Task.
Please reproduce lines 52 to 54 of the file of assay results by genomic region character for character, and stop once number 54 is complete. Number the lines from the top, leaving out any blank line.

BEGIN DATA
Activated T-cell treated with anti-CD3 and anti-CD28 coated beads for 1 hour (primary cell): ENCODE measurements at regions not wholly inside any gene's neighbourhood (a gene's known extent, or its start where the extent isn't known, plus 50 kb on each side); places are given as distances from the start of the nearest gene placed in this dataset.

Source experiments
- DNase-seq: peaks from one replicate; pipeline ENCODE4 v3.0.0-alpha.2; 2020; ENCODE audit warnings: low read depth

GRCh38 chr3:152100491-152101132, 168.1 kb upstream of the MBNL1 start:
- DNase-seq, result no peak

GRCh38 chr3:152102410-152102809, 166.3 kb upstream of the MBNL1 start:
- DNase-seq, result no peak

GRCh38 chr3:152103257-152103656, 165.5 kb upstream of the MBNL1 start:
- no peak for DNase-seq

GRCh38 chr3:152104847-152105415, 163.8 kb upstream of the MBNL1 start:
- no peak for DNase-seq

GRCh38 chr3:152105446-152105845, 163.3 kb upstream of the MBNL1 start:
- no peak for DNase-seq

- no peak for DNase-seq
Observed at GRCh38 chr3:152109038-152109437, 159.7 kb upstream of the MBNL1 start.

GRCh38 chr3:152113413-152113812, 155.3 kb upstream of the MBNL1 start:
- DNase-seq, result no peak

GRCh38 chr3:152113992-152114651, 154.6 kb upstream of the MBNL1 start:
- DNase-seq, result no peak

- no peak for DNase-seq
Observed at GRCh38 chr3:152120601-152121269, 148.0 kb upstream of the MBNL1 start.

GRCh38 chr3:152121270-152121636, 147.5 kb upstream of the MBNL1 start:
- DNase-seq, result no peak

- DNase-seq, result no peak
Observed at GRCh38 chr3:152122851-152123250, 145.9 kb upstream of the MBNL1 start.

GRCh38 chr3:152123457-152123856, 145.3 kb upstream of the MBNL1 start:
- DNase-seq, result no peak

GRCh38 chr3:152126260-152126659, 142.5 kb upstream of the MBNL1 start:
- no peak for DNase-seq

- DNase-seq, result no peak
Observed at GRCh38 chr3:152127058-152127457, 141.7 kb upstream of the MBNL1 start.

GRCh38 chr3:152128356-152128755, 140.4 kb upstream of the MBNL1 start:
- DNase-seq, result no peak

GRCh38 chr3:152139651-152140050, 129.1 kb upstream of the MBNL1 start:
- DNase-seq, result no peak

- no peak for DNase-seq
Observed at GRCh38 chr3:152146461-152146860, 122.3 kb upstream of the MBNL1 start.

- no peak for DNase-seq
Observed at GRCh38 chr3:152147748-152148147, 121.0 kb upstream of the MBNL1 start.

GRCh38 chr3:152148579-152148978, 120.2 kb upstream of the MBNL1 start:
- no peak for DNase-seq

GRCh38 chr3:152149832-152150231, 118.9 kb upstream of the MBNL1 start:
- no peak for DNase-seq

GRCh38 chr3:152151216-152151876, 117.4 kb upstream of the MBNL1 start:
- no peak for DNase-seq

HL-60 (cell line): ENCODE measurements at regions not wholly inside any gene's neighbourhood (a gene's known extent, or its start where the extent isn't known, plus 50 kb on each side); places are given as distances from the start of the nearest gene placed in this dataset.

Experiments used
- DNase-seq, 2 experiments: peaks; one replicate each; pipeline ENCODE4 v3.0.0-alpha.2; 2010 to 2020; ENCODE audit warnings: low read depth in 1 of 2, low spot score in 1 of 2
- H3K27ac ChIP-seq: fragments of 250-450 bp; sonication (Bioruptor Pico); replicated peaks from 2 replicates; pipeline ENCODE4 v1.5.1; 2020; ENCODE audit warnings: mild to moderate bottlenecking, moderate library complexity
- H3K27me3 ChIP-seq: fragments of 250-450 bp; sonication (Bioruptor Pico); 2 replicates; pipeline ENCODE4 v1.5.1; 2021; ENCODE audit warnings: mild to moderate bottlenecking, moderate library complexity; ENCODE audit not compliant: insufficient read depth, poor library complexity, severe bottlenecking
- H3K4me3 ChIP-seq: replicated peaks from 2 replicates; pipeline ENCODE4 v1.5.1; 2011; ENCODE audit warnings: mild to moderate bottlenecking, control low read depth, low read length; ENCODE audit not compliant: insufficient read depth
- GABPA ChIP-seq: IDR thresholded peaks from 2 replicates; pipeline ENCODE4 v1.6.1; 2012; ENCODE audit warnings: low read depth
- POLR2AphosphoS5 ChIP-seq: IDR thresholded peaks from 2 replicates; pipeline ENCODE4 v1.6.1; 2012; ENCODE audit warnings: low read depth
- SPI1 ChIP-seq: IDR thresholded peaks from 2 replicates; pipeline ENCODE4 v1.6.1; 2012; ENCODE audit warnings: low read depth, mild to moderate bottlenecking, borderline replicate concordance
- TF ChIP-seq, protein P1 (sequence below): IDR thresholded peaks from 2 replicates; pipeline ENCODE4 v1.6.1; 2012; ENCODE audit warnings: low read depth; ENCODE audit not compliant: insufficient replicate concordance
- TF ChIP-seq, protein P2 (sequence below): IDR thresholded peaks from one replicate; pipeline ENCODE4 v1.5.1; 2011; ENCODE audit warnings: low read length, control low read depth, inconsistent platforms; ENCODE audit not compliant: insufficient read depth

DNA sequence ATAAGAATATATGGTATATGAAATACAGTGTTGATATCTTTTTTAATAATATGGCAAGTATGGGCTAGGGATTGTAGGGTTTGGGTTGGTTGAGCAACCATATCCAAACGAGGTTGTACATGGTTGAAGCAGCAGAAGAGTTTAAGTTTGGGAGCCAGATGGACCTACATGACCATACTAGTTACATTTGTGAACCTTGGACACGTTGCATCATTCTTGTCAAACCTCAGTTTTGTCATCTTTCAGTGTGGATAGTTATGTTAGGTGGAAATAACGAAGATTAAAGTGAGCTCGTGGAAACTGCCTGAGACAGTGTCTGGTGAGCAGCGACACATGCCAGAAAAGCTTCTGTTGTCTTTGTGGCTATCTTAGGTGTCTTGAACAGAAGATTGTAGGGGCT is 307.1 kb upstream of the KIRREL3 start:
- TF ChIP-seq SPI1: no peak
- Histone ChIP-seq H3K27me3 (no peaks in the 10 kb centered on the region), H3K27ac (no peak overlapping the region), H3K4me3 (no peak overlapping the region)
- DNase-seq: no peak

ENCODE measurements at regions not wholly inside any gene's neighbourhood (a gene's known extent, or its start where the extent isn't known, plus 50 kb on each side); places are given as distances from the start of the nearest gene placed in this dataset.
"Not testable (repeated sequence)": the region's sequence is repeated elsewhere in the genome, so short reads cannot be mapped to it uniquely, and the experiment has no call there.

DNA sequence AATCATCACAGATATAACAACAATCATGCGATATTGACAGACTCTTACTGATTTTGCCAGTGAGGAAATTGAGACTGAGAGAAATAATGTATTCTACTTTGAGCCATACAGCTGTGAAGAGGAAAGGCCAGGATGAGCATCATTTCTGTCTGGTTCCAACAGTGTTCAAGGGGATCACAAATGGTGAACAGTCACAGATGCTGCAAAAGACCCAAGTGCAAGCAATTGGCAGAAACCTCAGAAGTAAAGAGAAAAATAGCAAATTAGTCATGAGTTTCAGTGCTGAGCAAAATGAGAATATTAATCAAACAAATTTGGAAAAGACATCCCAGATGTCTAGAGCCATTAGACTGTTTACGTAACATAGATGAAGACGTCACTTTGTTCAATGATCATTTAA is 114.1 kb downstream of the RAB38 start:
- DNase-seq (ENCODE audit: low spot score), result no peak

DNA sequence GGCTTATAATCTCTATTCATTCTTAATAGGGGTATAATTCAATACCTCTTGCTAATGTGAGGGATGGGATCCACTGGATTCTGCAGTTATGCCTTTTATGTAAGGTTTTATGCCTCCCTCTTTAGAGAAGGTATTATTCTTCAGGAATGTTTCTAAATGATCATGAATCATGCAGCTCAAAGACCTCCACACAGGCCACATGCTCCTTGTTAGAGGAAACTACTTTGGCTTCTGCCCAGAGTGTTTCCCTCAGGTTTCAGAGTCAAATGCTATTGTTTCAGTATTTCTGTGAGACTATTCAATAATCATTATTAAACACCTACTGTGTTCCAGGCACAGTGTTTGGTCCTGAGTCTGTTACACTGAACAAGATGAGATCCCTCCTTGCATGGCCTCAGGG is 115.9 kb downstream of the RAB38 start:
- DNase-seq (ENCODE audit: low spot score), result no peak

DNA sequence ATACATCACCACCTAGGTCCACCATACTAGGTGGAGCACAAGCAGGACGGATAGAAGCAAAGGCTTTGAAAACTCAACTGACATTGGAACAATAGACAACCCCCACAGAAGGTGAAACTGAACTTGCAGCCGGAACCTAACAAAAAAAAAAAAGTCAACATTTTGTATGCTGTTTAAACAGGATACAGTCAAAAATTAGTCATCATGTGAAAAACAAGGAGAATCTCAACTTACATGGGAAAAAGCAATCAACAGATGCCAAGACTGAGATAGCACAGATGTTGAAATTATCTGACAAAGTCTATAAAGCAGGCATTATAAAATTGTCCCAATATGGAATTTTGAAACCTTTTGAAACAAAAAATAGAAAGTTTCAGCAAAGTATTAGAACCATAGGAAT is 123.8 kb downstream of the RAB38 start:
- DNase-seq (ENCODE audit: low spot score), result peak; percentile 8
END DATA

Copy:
- GABPA ChIP-seq: IDR thresholded peaks from 2 replicates; pipeline ENCODE4 v1.6.1; 2012; ENCODE audit warnings: low read depth
- POLR2AphosphoS5 ChIP-seq: IDR thresholded peaks from 2 replicates; pipeline ENCODE4 v1.6.1; 2012; ENCODE audit warnings: low read depth
- SPI1 ChIP-seq: IDR thresholded peaks from 2 replicates; pipeline ENCODE4 v1.6.1; 2012; ENCODE audit warnings: low read depth, mild to moderate bottlenecking, borderline replicate concordance